By the early 70's, Godzilla had completely entered his 'super-hero' phase, where he became a deliberate, benevolent (and somewhat inexplicable) protector of humanity, and this seemed to be in obvious imitation of his heroic kaiju film rival from the Daiei film studio, the flying fire-breathing turtle known as Gamera. The G-films also began to take on an increasingly sci-fi tone, and the plots began to focus more or less exclusively on attempted invasions of Earth by advanced and hostile alien races, all of whom utlized various dai kaiju in their plans to conquer Earth, which Godzilla and his kaiju allies would help defeat. However, the budgets of these early 70's films were smaller then ever, and the quality of the scripts were also lower then previously seen. Further, with the exception of the first G-film of the 70's, America International had ceased handling the American release of the G-films (and soon went out of business altogether), leaving the subsequent 70's releases in the considerably less competant hands of small independant companies, such as Cinema Shares, who edited the films terribly, and left in the low quality dubbing done by an Australian company (and who were sometimes almost as bad in this capacity as the horrendous botch job done to Godzilla Raids Again by Warner Bros.). The nadir of this period, the film known as Godzilla vs. Megalon (1973), released in the U.S. in 1976 by Cinema Shares, had the biggest publicity campaign of any G-film before or since, including having a heavily truncated version of the movie actually appearing on NBC in prime time as a movie of the week (albeit as a comedy special), and many G-fans blame this fact on American audiences maintaining a negative attitude towards Godzilla that continues into the present. After that time, the rest of the G-films from the Showa Series released in the 70's to American theaters were relegated to limited releases that were stuck in the kiddie matinees.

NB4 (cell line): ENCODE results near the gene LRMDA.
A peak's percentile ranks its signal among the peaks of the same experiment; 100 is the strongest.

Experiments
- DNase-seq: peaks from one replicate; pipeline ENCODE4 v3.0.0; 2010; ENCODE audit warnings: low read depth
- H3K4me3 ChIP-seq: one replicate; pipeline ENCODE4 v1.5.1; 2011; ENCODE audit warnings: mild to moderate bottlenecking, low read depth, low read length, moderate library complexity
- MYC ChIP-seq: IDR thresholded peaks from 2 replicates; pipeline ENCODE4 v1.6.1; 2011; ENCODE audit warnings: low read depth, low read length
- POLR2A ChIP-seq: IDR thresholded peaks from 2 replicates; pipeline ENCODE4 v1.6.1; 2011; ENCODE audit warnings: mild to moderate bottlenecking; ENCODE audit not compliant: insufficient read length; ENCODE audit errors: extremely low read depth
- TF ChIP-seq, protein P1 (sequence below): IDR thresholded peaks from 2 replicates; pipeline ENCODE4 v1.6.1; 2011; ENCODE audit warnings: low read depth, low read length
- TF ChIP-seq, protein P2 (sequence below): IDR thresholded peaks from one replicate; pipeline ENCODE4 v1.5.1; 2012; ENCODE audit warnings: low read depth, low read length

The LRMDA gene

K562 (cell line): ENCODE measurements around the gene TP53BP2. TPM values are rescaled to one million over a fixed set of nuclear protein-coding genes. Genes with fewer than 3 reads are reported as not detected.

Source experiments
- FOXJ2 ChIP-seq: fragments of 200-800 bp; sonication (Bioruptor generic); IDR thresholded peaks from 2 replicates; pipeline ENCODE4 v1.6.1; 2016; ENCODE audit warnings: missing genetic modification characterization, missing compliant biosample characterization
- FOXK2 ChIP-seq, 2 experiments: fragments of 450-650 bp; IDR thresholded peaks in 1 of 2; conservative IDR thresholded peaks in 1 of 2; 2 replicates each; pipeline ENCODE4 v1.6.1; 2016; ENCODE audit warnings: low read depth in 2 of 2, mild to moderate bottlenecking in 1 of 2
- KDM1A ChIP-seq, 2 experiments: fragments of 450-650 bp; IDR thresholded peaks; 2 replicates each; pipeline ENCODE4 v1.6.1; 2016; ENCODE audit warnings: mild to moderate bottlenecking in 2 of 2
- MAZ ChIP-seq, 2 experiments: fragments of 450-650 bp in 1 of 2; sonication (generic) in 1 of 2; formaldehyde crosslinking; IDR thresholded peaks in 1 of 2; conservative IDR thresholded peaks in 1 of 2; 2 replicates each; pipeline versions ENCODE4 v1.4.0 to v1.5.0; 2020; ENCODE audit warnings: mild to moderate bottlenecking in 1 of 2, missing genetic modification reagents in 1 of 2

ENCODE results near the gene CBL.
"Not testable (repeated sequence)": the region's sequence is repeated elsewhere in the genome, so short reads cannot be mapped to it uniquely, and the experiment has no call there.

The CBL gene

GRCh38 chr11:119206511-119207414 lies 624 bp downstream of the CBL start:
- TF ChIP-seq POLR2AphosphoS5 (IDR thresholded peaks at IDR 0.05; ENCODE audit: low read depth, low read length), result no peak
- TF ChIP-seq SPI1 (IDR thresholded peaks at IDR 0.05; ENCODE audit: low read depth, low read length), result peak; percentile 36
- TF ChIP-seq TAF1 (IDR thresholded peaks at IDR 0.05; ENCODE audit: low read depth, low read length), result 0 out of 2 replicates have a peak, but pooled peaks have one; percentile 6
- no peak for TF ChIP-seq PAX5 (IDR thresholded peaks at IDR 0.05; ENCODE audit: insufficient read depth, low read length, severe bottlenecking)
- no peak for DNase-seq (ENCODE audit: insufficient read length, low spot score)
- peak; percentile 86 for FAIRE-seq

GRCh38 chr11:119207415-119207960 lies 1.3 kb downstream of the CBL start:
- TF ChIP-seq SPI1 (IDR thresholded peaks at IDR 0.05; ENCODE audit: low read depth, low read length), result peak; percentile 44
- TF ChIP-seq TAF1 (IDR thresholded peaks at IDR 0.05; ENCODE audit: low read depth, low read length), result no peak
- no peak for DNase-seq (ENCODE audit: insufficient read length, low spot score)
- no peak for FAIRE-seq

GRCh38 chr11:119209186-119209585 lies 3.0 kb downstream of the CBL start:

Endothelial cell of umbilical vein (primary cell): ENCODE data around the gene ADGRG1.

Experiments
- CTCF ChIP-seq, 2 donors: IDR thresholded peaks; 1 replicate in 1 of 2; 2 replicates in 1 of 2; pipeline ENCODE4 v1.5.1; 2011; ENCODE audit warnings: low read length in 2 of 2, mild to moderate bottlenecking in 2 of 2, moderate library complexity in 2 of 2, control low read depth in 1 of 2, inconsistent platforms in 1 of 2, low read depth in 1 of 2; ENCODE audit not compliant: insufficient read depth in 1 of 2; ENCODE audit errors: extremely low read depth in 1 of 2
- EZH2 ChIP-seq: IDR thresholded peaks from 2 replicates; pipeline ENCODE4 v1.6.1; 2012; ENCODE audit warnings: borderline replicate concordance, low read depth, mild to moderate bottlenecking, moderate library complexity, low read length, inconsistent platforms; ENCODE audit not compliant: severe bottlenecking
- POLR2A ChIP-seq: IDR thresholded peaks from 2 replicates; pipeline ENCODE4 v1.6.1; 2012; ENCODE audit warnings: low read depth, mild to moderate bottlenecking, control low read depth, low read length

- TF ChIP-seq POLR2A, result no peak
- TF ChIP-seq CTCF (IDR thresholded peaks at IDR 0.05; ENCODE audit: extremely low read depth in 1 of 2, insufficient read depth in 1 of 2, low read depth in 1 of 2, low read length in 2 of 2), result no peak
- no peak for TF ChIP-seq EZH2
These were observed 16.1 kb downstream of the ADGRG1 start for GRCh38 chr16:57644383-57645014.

After Toho released Terror Of Mechagodzilla in Japan in 1975, which was a very unsuccessful last ditch effort to recapture the waning interest in the G-film franchise despite the company's mounting financial problems, the Showa Series quitely ended with no definitive conclusion to the already choppy continuity.

The Heisei ("second generation") Era Series (1984-1995):